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The island of Grenada is composed of a mixture of monogenetic and polygenetic volcanic centres, none of which has erupted during the historical period. The abundance of reworked volcaniclastic deposits throughout the island limits the reconstruction of the island’s volcanic history and hampers hazard assessment. Monogenetic explosion craters define a NE-SW trend across the island, and it is possible that similar craters may develop along this line in the future. Mt. St. Catherine is considered to be the only live polygenetic volcano on Grenada based on its well-preserved morphology, the presence of associated fumaroles on its flanks and the occurrence of volcanic earthquakes in the past. Its volcanic deposits indicate that both effusive (dome-building) and explosive eruptions are possible. The types of volcanic activity expected in the future are steam venting, phreatic explosions and lava dome-building eruptions from a vent located within the breached crater at the summit. Such activity may result in pyroclastic flows and surges, lahars and ash fall which will likely affect villages located to the east and west of the volcano. Explosive eruptions would impact a much wider area but are considered to be less likely to occur in the near future.
In assessing the volcanic hazard likely to be posed by future eruptions on Grenada, this chapter takes an empirical approach utilising both published reports on the geology of the island and fieldwork conducted by the author. In attempting to define the most likely styles of eruption possible on the island, consideration is given to the historical seismicity and geothermal activity along with the geologic record of past eruptions. The style of activity exhibited by volcanoes elsewhere in the region is also considered.
Grenada is an oval shaped island, elongate in a north-east to south-west direction. It is approximately 34 km long and 19 km wide with a total area of 312 km2. It has a rugged topography reaching a maximum height of 910 m at the Mt. St. Catherine volcanic centre. Central peaks stretch along the length of the island. Apart from Mt. St. Catherine, the principal peaks from north to south are Mt. Granby (683 m), Mt. Qua Qua (640 m), South East Mt. (703 m), Mt. Lebanon (700 m), Mt. Sinai (703 m) and Mt. Maitland (522 m). The island is asymmetric, with the western side of the island being well dissected with deep, sharply cut valleys forming a well-indented coastline, while the east coast slopes gently to the sea. The population is 97,000, with the majority located in and around the capital of St. George’s. The economy is based largely on agriculture and tourism.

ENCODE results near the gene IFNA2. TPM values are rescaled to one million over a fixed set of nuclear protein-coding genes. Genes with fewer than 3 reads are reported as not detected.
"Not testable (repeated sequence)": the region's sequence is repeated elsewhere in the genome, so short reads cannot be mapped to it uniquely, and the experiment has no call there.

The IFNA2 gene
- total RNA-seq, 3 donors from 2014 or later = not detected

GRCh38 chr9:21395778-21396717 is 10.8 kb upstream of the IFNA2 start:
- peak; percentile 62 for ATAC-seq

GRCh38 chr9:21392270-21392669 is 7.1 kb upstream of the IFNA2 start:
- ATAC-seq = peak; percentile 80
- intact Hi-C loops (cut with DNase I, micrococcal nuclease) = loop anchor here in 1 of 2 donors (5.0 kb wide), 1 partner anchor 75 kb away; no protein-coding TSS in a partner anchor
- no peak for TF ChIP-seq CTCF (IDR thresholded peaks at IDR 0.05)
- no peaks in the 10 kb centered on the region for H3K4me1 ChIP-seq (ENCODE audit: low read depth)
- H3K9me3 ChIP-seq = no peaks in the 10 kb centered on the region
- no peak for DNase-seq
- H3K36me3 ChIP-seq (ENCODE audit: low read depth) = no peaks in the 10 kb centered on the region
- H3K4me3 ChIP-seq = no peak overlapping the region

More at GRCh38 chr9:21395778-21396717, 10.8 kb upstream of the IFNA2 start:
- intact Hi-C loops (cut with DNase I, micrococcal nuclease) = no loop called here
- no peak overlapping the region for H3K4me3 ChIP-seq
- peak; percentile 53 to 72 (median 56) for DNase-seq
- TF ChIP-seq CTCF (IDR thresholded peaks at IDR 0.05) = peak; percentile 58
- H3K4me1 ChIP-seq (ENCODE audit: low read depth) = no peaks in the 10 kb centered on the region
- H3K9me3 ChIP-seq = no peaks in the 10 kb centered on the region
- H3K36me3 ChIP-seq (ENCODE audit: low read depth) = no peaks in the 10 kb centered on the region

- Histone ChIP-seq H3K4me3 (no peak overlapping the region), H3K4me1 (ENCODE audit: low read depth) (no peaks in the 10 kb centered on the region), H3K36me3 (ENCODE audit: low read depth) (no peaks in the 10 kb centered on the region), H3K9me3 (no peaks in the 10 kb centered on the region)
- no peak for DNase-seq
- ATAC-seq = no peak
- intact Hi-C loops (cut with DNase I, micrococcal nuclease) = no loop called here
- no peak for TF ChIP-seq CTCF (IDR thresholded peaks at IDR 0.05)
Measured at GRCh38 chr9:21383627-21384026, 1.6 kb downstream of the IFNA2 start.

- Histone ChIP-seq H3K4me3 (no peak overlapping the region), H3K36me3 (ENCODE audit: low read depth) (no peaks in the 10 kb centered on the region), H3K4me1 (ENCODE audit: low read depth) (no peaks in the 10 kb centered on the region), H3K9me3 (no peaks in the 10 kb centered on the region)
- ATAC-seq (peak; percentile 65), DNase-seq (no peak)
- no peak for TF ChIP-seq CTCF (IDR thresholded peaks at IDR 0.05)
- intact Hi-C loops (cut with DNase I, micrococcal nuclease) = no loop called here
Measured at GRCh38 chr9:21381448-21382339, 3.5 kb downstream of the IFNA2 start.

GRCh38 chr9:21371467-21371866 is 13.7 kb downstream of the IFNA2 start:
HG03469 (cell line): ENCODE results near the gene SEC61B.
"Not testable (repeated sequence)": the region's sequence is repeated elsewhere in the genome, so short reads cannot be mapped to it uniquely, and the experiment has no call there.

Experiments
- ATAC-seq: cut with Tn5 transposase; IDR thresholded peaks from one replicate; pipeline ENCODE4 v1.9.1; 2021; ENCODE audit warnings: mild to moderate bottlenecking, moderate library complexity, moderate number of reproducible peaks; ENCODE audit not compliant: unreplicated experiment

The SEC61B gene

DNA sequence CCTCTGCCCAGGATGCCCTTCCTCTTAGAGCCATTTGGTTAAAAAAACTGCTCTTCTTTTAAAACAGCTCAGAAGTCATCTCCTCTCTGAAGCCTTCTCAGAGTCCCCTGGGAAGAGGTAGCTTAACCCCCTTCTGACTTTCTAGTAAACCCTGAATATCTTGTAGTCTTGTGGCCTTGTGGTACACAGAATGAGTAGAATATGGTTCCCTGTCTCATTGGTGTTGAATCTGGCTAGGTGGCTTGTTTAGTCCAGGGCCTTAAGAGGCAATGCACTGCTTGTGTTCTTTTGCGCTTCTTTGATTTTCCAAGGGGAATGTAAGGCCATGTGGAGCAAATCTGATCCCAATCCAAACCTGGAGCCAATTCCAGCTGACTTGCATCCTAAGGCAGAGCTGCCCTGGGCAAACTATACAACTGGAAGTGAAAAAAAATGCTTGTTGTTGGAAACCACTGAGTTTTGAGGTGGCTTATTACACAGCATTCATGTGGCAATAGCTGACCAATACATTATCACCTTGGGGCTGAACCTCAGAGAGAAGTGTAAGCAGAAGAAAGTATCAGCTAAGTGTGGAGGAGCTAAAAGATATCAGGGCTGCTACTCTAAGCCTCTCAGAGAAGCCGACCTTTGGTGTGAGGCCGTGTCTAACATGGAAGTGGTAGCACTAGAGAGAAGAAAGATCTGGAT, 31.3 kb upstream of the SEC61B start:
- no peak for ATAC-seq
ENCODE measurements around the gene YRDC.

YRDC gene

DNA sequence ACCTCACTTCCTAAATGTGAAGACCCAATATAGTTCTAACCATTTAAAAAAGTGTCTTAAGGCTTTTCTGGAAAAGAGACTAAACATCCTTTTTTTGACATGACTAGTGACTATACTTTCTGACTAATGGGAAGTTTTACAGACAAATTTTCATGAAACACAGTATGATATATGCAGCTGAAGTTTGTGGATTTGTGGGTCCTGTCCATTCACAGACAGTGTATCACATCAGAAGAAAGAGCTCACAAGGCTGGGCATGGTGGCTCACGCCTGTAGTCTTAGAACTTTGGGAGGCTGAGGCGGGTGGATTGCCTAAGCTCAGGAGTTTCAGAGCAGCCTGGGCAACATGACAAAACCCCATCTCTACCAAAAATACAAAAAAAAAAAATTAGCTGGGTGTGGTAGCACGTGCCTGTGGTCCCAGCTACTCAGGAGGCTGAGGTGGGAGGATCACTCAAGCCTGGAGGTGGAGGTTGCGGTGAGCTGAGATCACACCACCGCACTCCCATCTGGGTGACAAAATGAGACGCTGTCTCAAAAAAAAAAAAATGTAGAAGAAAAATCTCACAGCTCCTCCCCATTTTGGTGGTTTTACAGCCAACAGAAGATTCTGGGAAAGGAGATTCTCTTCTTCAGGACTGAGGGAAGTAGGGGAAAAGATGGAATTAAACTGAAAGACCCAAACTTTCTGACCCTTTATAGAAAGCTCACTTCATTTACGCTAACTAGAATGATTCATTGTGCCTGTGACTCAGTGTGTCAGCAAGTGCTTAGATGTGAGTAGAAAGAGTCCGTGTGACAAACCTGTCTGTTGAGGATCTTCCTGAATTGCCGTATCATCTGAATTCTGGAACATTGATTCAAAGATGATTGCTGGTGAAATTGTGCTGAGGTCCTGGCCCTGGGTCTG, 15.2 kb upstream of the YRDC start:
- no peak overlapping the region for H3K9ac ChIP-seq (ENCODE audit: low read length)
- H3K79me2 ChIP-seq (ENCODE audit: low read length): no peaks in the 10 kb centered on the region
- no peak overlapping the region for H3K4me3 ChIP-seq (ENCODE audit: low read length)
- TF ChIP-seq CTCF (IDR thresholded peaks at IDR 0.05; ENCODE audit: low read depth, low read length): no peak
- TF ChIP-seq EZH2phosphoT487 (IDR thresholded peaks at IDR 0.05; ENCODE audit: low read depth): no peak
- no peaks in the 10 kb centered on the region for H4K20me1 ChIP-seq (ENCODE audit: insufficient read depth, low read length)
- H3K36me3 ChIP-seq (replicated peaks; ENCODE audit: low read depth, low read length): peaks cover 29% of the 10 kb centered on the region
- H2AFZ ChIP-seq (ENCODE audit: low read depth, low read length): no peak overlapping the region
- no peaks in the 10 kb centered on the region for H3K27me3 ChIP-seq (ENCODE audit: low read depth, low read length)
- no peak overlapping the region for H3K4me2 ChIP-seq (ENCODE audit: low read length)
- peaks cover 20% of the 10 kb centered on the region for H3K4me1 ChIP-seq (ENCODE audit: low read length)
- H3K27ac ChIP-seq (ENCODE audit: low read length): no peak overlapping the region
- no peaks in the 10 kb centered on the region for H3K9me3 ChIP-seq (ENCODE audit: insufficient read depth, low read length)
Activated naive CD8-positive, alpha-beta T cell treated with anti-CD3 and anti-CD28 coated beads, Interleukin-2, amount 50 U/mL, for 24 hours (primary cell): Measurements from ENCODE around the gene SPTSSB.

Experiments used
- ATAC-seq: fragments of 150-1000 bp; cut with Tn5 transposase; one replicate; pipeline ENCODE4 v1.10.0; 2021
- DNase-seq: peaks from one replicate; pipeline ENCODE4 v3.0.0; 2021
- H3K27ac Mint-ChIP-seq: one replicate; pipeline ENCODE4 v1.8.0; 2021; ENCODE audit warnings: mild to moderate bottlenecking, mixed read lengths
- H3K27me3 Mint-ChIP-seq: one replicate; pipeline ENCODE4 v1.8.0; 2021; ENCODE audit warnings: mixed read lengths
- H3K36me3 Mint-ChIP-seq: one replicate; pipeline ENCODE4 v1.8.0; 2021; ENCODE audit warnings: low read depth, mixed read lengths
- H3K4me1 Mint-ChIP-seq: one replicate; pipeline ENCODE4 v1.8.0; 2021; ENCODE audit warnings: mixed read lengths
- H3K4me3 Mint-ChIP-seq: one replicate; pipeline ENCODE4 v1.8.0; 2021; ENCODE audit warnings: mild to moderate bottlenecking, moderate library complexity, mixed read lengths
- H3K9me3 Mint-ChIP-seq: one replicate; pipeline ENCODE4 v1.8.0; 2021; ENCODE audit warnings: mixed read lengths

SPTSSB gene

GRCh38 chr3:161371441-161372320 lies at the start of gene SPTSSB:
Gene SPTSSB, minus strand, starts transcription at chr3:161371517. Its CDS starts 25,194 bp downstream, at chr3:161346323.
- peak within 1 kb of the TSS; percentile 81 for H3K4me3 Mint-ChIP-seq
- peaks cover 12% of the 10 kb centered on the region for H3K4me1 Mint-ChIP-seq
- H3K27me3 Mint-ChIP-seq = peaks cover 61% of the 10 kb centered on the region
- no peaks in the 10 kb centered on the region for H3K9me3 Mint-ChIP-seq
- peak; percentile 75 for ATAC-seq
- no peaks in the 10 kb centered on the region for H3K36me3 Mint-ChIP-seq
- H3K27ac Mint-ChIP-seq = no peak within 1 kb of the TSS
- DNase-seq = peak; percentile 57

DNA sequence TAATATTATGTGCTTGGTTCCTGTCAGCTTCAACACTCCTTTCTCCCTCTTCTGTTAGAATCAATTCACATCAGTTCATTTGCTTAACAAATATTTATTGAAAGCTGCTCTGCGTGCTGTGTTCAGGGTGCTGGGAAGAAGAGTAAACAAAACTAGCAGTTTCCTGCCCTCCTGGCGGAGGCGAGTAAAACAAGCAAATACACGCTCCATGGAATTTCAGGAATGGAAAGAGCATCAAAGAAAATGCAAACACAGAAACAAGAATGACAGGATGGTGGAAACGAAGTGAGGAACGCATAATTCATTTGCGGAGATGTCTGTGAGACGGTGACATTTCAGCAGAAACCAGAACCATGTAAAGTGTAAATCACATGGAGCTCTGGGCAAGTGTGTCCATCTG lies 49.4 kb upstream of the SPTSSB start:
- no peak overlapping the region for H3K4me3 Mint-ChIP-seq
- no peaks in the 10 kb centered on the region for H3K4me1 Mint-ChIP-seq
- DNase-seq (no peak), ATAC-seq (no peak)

Andesite domes of Levera Island and Green Island (background), part of the Northern Domes Volcanic Centre
Relief map of Grenada
A characteristic feature of the geology of Grenada is the large surface area of secondary or reworked volcanic material (Arculus 1973) caused by erosion of primary volcanic deposits. This has made it difficult to determine the lateral extent and evolution of volcanic centres. Past efforts at reconstructing the volcanic geology of the island (e.g. Arculus 1976; Geotermica Italiana 1991) have been based on geological observations, the degree of dissection of the topography, radiometric ages and photogeological interpretation.
Grenada is unusual in the Caribbean in its abundance of monogenetic basaltic explosion craters and is unusual among arc volcanoes in general in its abundance of highly magnesian and silica-undersaturated basalts. It consists of a folded lower Tertiary volcaniclastic and sedimentary basement (the Tufton Hall formation) overlain by an approximately 900 m (2500 ft) thick sequence of eroded but tectonically undisturbed Miocene to Recent volcanic rocks (Arculus 1976). Arculus (1973, 1976) divided the Miocene to Recent volcaniclastic rocks into a number of volcanic centres including: the Northern Domes, Southwest Grenada, Southeast Grenada, Mt. Sinai, Mt. Moritz, Mt. Maitland; Mt. Granby-Fedon’s Camp, Mt. St. Catherine and the Explosion Craters. Geotermica Italiana (1991) also subdivided the volcanic formations but used slightly different boundaries. The description used in this chapter follows that of Arculus (1973, 1976) with the incorporation of information provided by Geotermica Italiana (1991).